Analysing a masterpiece of contemporary art: The Physical Impossibility of Death in the Mind of Someone Living, by D. Hirst

Damien Hirst
Damien Hirst, The Physical Impossibility of Death in the Mind of Someone Living

Today on Artsper blog, an analysis of a masterpiece of contemporary art: The Physical Impossibility of Death in the Mind of Someone Living, by D. Hirst

In 1991, Damien Hirst was the most influential member of the Young British Artists group; this is when he presented for the first time this tiger shark preserved in formaldehyde, commissioned by famous collector Charles Saatchi. The shark was replaced by a new specimen in 2006, causing a huge debate on the concept of the original in art.

Damien Hirst, The Physical Impossibility of Death in the Mind of Someone Living, Tiger shark, glass and steel case, 5% formaldehyde
The Physical Impossibility of Death in the Mind of Someone Living, Tiger shark, glass and steel case, 5% formaldehyde

So the work was commissioned by Saatchi. The only thing he said was that he would pay for any excess of the artist, who didn’t need to hear that twice. At the beginning of the 90s, Hirst embarked on a new project, so that “art should be more real than painting“, and worked exclusively with animal bodies, sentenced to a putrefaction which was only slowed down (not prevented) by the formaldehyde in which they were immersed.

L'artiste Damien Hirst © David Bailey
The artist Damien Hirst by David Bailey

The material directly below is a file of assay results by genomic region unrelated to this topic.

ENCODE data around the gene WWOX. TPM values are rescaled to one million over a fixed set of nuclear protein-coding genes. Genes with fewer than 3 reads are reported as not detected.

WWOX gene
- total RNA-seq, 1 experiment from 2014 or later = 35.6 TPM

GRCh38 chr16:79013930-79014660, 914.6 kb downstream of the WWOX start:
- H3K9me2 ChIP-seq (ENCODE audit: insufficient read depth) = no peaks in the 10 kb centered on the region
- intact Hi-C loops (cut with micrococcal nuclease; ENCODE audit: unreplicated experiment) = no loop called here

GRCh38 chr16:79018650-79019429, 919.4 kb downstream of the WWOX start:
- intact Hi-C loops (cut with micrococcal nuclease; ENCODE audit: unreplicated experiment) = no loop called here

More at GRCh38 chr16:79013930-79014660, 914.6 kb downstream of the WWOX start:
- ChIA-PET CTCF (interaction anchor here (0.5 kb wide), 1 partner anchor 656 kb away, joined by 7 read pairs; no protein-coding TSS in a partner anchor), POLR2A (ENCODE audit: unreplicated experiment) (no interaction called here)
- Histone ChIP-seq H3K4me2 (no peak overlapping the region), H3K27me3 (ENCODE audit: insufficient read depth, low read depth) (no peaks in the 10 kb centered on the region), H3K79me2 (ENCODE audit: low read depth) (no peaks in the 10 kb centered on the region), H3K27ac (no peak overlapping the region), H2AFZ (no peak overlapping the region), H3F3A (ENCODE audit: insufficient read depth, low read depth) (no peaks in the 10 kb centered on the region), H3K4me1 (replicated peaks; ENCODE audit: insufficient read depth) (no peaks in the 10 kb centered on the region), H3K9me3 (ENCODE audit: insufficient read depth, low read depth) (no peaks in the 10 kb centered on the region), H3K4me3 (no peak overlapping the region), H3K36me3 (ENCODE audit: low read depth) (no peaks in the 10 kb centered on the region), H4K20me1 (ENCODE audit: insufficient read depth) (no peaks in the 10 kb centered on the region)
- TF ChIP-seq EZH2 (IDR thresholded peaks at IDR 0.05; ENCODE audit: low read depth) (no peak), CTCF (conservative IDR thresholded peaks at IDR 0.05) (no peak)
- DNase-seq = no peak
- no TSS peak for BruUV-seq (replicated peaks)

Hirst buys himself a shark “large enough to swallow a man” for 6000 pounds, and the total price of his work amounts to 50,000 pounds. Newspapers published several articles focussing on the artwork (and its price) with a range of headlines. Our favourite one? “50,000 for a fish without chips”, a headline published by the sun. In 2007, on the occasion of the exhibition of the new shark, The New York Times explains: “Mr. Hirst often aims to fry the mind (and misses more than he hits), but he does so by setting up direct, often visceral experiences, of which the shark remains the most outstanding. In keeping with the piece’s title, the shark is simultaneously life and death incarnate in a way you don’t quite grasp until you see it, suspended and silent, in its tank. It gives the innately demonic urge to live a demonic, deathlike form.” It is a cold, but just description of Hirst’s work, which often misses its point by falling into exaggeration; it succeeded though, in the early 90s, to shake the limits of contemporary art which was much less subversive that it wanted us to believe.

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